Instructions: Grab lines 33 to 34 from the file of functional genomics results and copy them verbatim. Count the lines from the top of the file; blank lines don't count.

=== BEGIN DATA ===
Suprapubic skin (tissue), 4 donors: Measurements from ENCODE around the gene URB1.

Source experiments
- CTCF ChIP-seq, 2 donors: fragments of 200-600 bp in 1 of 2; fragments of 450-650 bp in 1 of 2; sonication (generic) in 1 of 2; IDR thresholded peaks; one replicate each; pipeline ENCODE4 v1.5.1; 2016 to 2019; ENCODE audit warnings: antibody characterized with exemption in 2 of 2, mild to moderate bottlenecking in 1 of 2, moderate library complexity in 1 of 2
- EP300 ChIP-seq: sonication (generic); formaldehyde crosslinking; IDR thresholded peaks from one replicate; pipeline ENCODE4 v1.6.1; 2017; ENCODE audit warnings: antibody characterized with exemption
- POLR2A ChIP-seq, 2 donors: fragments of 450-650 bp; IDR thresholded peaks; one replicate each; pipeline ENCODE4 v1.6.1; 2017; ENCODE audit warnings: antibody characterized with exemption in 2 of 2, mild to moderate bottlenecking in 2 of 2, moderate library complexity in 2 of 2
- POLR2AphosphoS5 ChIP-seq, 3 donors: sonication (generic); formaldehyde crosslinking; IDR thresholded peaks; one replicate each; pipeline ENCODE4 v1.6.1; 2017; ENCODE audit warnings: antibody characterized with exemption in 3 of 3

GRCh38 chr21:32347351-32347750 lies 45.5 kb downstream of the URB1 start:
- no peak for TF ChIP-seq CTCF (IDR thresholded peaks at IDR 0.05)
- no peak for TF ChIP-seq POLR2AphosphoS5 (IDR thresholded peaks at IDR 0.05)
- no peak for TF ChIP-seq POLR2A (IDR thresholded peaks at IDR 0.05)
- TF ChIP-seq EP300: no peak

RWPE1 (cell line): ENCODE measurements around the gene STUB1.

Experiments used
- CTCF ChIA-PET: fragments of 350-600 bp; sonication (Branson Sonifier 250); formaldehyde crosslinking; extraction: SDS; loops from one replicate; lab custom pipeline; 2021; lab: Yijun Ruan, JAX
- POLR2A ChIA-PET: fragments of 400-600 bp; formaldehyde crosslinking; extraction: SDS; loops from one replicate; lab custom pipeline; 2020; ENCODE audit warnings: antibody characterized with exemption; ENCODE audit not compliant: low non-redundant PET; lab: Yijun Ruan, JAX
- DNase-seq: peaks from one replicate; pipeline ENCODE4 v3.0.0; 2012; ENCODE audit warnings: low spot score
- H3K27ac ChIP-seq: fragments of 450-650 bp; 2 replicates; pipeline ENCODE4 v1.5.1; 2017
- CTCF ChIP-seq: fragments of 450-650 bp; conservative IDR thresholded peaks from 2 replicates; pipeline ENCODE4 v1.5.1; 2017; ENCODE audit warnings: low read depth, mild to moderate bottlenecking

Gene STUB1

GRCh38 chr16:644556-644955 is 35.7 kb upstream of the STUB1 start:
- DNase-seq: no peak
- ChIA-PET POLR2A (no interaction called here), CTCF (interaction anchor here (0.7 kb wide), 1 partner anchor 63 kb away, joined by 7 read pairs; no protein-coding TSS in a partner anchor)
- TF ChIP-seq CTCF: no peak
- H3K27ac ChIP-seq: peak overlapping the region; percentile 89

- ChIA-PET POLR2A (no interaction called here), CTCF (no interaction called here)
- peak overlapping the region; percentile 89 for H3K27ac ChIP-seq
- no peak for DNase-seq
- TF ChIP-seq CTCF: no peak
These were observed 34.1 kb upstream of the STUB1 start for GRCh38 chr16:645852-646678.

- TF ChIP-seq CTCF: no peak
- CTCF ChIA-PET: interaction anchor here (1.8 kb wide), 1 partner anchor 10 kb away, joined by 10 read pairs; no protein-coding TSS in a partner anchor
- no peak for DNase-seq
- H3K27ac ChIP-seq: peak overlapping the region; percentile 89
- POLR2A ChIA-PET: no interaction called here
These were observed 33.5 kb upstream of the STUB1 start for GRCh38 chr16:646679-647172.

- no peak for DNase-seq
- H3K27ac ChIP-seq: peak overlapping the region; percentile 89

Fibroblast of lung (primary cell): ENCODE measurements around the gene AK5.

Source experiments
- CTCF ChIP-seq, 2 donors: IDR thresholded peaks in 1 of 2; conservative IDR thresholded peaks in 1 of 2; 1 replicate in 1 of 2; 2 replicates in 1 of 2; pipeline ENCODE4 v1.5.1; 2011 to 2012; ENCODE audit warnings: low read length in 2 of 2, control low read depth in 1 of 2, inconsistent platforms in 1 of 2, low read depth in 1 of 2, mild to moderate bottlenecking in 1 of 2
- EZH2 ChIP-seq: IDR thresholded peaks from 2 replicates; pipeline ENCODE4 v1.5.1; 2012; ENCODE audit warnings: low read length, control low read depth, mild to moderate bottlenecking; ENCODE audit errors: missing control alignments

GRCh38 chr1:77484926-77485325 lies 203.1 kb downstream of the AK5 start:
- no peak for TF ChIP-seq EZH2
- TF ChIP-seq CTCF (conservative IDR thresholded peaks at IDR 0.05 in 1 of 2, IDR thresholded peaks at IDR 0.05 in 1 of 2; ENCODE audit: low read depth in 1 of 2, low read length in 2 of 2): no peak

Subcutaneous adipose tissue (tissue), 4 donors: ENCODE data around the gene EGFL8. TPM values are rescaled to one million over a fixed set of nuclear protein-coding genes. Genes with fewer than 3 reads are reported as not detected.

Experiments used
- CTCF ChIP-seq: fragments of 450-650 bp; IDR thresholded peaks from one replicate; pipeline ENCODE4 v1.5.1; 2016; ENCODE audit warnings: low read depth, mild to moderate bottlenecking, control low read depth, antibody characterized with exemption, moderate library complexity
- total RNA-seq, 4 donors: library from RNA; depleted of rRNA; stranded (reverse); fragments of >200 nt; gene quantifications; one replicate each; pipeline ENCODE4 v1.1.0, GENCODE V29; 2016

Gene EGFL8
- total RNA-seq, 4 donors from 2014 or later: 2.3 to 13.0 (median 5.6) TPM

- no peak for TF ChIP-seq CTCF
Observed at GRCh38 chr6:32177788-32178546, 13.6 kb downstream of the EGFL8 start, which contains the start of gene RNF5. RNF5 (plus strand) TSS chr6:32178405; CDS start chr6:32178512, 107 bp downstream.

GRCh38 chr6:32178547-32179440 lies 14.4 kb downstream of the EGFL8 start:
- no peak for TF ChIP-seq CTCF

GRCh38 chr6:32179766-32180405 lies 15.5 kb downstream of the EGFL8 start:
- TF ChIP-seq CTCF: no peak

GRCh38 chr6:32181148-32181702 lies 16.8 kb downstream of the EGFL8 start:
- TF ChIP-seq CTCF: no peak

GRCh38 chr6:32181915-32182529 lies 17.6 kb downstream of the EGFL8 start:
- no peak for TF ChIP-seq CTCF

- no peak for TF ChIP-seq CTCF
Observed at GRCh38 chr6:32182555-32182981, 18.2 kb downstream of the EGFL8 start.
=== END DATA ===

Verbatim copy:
- H3K27ac ChIP-seq: peak overlapping the region; percentile 89
- POLR2A ChIA-PET: no interaction called here